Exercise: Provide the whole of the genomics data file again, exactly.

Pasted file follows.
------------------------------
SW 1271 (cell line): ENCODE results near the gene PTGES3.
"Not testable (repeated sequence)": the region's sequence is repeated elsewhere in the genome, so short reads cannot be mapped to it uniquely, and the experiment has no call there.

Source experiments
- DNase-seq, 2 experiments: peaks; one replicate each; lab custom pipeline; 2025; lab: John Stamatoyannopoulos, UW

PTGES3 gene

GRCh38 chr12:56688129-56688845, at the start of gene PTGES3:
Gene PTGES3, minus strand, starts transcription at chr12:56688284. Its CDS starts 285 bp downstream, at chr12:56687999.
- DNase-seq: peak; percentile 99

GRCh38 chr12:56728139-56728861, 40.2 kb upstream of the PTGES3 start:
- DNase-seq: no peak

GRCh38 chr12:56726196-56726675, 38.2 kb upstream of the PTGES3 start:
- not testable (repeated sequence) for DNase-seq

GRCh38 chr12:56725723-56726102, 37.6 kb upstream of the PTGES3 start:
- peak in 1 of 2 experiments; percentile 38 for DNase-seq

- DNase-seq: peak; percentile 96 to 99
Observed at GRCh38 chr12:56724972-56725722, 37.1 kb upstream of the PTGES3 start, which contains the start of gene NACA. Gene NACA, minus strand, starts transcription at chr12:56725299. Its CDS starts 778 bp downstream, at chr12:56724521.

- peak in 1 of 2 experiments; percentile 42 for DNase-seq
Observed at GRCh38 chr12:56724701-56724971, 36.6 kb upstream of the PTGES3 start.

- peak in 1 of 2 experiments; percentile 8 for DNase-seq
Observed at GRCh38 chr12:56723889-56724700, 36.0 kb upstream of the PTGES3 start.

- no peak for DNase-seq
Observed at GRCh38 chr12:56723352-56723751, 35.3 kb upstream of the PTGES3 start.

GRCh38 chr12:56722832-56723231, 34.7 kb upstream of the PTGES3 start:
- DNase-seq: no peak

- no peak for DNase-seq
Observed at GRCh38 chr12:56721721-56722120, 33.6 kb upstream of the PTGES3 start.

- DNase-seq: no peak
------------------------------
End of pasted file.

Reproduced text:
SW 1271 (cell line): ENCODE results near the gene PTGES3.
"Not testable (repeated sequence)": the region's sequence is repeated elsewhere in the genome, so short reads cannot be mapped to it uniquely, and the experiment has no call there.

Source experiments
- DNase-seq, 2 experiments: peaks; one replicate each; lab custom pipeline; 2025; lab: John Stamatoyannopoulos, UW

PTGES3 gene

GRCh38 chr12:56688129-56688845, at the start of gene PTGES3:
Gene PTGES3, minus strand, starts transcription at chr12:56688284. Its CDS starts 285 bp downstream, at chr12:56687999.
- DNase-seq: peak; percentile 99

GRCh38 chr12:56728139-56728861, 40.2 kb upstream of the PTGES3 start:
- DNase-seq: no peak

GRCh38 chr12:56726196-56726675, 38.2 kb upstream of the PTGES3 start:
- not testable (repeated sequence) for DNase-seq

GRCh38 chr12:56725723-56726102, 37.6 kb upstream of the PTGES3 start:
- peak in 1 of 2 experiments; percentile 38 for DNase-seq

- DNase-seq: peak; percentile 96 to 99
Observed at GRCh38 chr12:56724972-56725722, 37.1 kb upstream of the PTGES3 start, which contains the start of gene NACA. Gene NACA, minus strand, starts transcription at chr12:56725299. Its CDS starts 778 bp downstream, at chr12:56724521.

- peak in 1 of 2 experiments; percentile 42 for DNase-seq
Observed at GRCh38 chr12:56724701-56724971, 36.6 kb upstream of the PTGES3 start.

- peak in 1 of 2 experiments; percentile 8 for DNase-seq
Observed at GRCh38 chr12:56723889-56724700, 36.0 kb upstream of the PTGES3 start.

- no peak for DNase-seq
Observed at GRCh38 chr12:56723352-56723751, 35.3 kb upstream of the PTGES3 start.

GRCh38 chr12:56722832-56723231, 34.7 kb upstream of the PTGES3 start:
- DNase-seq: no peak

- no peak for DNase-seq
Observed at GRCh38 chr12:56721721-56722120, 33.6 kb upstream of the PTGES3 start.

- DNase-seq: no peak